As asserted by Richard A, Gorillas and other primates are only a small part of the larger ecosystem and thus, they rely on many aspects of their habitat for survival. Also because of their body size, they cannot adapt to new environments and they have a rather slow reproductive rate. Even though there is somewhat limited research on Cross River gorillas, there is enough to conclude that these animals are currently able to sustain survival.
Cross River Gorilla ecology
The Cross River gorilla, like many other gorilla subspecies, prefers a dense forest habitat that is uninhabited by humans. Due to the Cross River gorilla body’s size, they require large and diverse areas of the forest to meet their habitat requirements. Similar to most endangered primates, their natural habitat exists where humans are often occupying and using natural resources. Forests that are inhabited by the Cross River gorilla vary in altitude from approximately 100 to 2,037 meters (etiendem et al., 2013). They usually prefer to feed on fruits and fresh leaves. They can be identified directly or through their signs.
Consequences of the disappearance of the Cross River Gorilla
Just like other primates that have a frugivorous diet that thrives mostly on raw fruits or succulent fruit-like produce of plants such as roots, shoots, nuts, and seeds, Cross River gorillas are important seed dispersers, playing a critical role in forest regeneration in their fragile ecosystem. Since they travel over long distances, they disperse seeds far from the mother tree, adding to the diversity of the forest flora. Their extinction will halt this ecological build-up.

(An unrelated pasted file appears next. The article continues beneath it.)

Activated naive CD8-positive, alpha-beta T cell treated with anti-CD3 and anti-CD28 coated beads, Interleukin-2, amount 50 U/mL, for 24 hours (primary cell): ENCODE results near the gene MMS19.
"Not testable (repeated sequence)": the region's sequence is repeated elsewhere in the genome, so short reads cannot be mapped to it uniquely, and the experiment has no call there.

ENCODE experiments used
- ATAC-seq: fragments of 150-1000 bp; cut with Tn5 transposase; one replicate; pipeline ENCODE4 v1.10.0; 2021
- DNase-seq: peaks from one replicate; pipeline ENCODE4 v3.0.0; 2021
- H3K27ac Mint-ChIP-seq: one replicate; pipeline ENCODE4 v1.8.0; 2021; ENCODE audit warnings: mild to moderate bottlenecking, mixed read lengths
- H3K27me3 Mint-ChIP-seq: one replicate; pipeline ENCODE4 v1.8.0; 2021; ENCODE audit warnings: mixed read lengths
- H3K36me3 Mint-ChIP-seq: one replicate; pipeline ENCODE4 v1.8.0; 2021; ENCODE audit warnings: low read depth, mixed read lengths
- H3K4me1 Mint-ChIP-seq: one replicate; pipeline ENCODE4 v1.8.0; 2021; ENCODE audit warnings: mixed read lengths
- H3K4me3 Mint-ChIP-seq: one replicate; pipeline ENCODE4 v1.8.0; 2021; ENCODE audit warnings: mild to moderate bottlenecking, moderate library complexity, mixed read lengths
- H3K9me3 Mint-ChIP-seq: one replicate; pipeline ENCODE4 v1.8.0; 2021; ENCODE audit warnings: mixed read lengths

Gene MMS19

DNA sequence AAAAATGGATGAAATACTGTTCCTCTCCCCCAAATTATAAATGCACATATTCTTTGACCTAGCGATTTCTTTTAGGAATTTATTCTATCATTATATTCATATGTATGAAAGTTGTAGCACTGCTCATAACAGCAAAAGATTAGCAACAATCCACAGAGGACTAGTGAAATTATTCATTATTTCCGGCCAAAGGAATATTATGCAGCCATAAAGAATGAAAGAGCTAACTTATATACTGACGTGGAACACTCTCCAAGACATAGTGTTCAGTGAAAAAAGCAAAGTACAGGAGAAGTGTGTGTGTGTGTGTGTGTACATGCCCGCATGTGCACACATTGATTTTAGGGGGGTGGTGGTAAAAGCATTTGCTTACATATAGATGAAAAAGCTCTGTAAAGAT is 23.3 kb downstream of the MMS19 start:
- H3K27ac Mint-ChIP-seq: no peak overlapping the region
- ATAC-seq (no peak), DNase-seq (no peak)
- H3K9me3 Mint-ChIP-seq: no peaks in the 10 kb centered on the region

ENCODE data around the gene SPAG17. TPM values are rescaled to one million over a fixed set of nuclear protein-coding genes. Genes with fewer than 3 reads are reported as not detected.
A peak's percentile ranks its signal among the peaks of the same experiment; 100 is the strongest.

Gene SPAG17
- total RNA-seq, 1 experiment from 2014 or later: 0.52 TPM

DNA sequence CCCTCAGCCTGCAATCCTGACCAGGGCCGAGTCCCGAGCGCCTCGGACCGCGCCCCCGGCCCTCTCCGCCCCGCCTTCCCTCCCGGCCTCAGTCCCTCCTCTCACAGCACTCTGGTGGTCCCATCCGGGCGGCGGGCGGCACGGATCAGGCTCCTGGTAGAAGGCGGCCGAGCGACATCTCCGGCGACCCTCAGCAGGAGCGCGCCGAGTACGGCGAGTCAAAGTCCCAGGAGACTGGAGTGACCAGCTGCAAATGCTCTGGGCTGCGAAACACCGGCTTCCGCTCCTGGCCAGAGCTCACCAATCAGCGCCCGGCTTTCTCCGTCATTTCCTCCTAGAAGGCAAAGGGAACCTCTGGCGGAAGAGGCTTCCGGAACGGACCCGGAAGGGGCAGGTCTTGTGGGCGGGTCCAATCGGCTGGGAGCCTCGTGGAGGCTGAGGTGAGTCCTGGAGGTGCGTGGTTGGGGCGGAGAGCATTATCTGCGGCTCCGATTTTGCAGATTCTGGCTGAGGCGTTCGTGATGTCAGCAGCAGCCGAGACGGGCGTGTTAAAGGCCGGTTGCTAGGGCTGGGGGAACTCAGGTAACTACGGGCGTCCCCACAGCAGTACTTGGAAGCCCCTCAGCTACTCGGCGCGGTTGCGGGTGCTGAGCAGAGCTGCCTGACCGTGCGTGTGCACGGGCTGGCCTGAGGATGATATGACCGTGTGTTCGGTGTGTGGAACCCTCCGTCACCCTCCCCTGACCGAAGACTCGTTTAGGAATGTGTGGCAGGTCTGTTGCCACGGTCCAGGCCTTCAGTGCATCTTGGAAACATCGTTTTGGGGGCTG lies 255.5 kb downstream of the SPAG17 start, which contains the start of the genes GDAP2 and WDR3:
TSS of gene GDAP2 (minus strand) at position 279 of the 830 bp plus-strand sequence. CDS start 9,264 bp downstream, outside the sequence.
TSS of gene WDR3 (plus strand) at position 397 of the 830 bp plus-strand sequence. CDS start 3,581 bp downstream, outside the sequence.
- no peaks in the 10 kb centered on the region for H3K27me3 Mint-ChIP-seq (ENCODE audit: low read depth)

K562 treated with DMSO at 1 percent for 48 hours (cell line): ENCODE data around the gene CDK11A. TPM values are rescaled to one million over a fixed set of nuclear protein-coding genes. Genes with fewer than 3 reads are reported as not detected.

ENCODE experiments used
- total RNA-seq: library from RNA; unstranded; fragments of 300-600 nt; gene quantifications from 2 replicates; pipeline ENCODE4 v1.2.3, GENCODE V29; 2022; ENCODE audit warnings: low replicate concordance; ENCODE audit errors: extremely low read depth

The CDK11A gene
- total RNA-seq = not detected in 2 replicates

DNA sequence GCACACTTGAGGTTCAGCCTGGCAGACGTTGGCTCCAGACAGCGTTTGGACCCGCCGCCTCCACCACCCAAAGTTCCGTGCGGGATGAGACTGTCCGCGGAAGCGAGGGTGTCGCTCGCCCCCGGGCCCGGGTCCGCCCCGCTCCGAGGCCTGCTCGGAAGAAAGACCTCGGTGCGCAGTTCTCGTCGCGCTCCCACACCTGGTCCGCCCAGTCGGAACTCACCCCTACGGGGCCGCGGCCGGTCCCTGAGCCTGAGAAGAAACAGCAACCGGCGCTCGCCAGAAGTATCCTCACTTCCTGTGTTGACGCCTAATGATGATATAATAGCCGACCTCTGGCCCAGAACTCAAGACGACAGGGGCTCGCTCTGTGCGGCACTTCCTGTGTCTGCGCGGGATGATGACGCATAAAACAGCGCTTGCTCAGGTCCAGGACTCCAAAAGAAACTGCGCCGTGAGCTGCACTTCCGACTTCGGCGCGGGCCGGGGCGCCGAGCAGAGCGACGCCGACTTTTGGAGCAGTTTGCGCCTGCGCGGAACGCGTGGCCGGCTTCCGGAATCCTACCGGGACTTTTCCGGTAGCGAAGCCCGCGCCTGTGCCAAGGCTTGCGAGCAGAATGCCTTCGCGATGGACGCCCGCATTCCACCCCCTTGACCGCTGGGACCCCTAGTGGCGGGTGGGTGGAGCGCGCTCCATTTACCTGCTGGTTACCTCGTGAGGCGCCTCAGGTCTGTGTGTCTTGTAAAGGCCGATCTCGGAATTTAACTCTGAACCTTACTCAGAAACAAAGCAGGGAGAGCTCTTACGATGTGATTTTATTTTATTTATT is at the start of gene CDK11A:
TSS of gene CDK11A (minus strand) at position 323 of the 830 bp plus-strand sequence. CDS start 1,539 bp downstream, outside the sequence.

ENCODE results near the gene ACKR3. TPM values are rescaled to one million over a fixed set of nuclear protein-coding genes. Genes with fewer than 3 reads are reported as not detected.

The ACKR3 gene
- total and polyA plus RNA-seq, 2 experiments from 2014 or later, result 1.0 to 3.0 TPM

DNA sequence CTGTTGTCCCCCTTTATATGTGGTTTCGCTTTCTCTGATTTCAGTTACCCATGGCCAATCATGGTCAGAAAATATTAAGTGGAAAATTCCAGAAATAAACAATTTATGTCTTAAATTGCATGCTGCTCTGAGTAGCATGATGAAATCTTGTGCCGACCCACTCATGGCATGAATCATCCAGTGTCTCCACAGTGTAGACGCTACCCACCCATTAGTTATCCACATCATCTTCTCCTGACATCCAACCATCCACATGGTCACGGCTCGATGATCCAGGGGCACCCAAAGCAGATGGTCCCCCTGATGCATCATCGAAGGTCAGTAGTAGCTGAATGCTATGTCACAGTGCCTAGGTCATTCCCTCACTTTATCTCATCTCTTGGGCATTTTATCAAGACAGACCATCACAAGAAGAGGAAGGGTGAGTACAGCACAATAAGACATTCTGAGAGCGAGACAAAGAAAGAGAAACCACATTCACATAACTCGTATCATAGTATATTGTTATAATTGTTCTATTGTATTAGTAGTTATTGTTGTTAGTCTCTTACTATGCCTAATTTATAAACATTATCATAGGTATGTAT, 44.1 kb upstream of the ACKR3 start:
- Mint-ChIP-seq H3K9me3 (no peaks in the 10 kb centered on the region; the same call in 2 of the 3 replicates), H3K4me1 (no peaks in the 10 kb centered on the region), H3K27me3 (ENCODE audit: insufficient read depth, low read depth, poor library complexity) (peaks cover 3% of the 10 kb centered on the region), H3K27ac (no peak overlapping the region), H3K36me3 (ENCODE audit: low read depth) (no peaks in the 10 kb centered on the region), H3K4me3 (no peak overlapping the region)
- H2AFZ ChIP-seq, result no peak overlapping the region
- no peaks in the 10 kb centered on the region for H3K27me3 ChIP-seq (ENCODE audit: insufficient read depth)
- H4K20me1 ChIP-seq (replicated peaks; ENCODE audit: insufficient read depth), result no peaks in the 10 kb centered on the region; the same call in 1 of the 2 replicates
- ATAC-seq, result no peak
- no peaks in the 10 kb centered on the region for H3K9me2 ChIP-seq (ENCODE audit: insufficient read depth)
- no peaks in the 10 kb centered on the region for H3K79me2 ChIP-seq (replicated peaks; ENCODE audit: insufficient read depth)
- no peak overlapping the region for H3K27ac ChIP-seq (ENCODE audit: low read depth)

This role of seed dispersal is also critical for human survival, as humans are privileged to have a tree species that can be of value in a place where it never existed. Humans will have to depend on their local naturally endowed tree species without the presence of the CRG to disperse seeds.
Equally, gorillas like all wild animals play an important role in their environment in ensuring the natural balance in the food chain. Without these large-scale grazers’ presence and role in their habitats, and in eating lots of vegetation, the natural food chain would be disrupted.
Gorillas play a key role in maintaining the biodiversity of their forest homes not only by spreading the seeds of the trees they eat, but also open up gaps in the trees as they move around, letting in light and helping sun-loving plants grow. Their presence in a particular habitat favours the well-being of other smaller species like squirrels that rely on their food remains.
While immensely appreciating the efforts and support of the African Conservation Foundation, Thin Green Line and the Arcus Foundation, for their support in sustaining the conservation of the Cross River Gorilla in the THWS, ERuDeF is calling on all conservation stakeholders and partners to build synergy and develop initiatives that will help foster the conservation of the CRG and its habitat across its range and especially in the THWS and the Lebialem Highlands as a whole; the species major endemic zone. The time is now. Have a say